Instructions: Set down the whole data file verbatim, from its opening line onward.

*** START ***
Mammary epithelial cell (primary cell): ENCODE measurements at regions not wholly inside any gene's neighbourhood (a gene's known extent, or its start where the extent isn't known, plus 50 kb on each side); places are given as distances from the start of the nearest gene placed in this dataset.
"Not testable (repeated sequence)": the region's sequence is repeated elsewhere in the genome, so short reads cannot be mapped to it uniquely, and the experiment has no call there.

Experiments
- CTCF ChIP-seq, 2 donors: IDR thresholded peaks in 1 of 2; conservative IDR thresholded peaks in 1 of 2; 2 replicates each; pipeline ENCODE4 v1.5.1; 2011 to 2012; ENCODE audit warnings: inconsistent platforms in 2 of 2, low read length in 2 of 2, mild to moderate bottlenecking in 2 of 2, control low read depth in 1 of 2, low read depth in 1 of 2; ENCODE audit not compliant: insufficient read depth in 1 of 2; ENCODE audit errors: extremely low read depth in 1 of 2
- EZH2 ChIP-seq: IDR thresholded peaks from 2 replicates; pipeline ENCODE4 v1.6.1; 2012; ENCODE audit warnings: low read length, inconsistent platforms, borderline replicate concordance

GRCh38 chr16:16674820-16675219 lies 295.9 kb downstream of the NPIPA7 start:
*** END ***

Mammary epithelial cell (primary cell): ENCODE measurements at regions not wholly inside any gene's neighbourhood (a gene's known extent, or its start where the extent isn't known, plus 50 kb on each side); places are given as distances from the start of the nearest gene placed in this dataset.
"Not testable (repeated sequence)": the region's sequence is repeated elsewhere in the genome, so short reads cannot be mapped to it uniquely, and the experiment has no call there.

Experiments
- CTCF ChIP-seq, 2 donors: IDR thresholded peaks in 1 of 2; conservative IDR thresholded peaks in 1 of 2; 2 replicates each; pipeline ENCODE4 v1.5.1; 2011 to 2012; ENCODE audit warnings: inconsistent platforms in 2 of 2, low read length in 2 of 2, mild to moderate bottlenecking in 2 of 2, control low read depth in 1 of 2, low read depth in 1 of 2; ENCODE audit not compliant: insufficient read depth in 1 of 2; ENCODE audit errors: extremely low read depth in 1 of 2
- EZH2 ChIP-seq: IDR thresholded peaks from 2 replicates; pipeline ENCODE4 v1.6.1; 2012; ENCODE audit warnings: low read length, inconsistent platforms, borderline replicate concordance

GRCh38 chr16:16674820-16675219 lies 295.9 kb downstream of the NPIPA7 start: